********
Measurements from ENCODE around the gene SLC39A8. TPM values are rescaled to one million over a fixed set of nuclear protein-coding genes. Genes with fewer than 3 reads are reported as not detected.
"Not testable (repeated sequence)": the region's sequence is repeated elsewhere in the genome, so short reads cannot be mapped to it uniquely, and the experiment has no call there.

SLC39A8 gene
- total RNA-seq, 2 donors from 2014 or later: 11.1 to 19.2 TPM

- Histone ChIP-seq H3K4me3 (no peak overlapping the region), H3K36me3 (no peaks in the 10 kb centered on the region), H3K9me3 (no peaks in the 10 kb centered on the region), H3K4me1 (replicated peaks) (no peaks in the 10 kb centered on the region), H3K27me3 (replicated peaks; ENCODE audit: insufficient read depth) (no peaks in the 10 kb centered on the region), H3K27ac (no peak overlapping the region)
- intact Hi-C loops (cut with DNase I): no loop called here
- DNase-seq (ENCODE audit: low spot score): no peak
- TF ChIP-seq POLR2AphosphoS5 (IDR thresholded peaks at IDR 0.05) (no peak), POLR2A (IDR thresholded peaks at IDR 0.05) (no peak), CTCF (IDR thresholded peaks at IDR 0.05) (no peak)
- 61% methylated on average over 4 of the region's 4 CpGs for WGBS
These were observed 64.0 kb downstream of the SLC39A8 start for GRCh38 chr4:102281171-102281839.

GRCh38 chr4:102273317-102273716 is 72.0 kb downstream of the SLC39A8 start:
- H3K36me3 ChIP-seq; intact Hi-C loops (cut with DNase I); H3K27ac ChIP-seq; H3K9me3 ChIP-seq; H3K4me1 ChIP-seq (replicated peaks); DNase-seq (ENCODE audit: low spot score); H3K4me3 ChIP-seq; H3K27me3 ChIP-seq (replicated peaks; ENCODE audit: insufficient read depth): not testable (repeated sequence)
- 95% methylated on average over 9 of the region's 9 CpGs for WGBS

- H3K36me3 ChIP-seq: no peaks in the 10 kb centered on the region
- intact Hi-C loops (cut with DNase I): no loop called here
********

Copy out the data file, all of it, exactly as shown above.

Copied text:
Measurements from ENCODE around the gene SLC39A8. TPM values are rescaled to one million over a fixed set of nuclear protein-coding genes. Genes with fewer than 3 reads are reported as not detected.
"Not testable (repeated sequence)": the region's sequence is repeated elsewhere in the genome, so short reads cannot be mapped to it uniquely, and the experiment has no call there.

SLC39A8 gene
- total RNA-seq, 2 donors from 2014 or later: 11.1 to 19.2 TPM

- Histone ChIP-seq H3K4me3 (no peak overlapping the region), H3K36me3 (no peaks in the 10 kb centered on the region), H3K9me3 (no peaks in the 10 kb centered on the region), H3K4me1 (replicated peaks) (no peaks in the 10 kb centered on the region), H3K27me3 (replicated peaks; ENCODE audit: insufficient read depth) (no peaks in the 10 kb centered on the region), H3K27ac (no peak overlapping the region)
- intact Hi-C loops (cut with DNase I): no loop called here
- DNase-seq (ENCODE audit: low spot score): no peak
- TF ChIP-seq POLR2AphosphoS5 (IDR thresholded peaks at IDR 0.05) (no peak), POLR2A (IDR thresholded peaks at IDR 0.05) (no peak), CTCF (IDR thresholded peaks at IDR 0.05) (no peak)
- 61% methylated on average over 4 of the region's 4 CpGs for WGBS
These were observed 64.0 kb downstream of the SLC39A8 start for GRCh38 chr4:102281171-102281839.

GRCh38 chr4:102273317-102273716 is 72.0 kb downstream of the SLC39A8 start:
- H3K36me3 ChIP-seq; intact Hi-C loops (cut with DNase I); H3K27ac ChIP-seq; H3K9me3 ChIP-seq; H3K4me1 ChIP-seq (replicated peaks); DNase-seq (ENCODE audit: low spot score); H3K4me3 ChIP-seq; H3K27me3 ChIP-seq (replicated peaks; ENCODE audit: insufficient read depth): not testable (repeated sequence)
- 95% methylated on average over 9 of the region's 9 CpGs for WGBS

- H3K36me3 ChIP-seq: no peaks in the 10 kb centered on the region
- intact Hi-C loops (cut with DNase I): no loop called here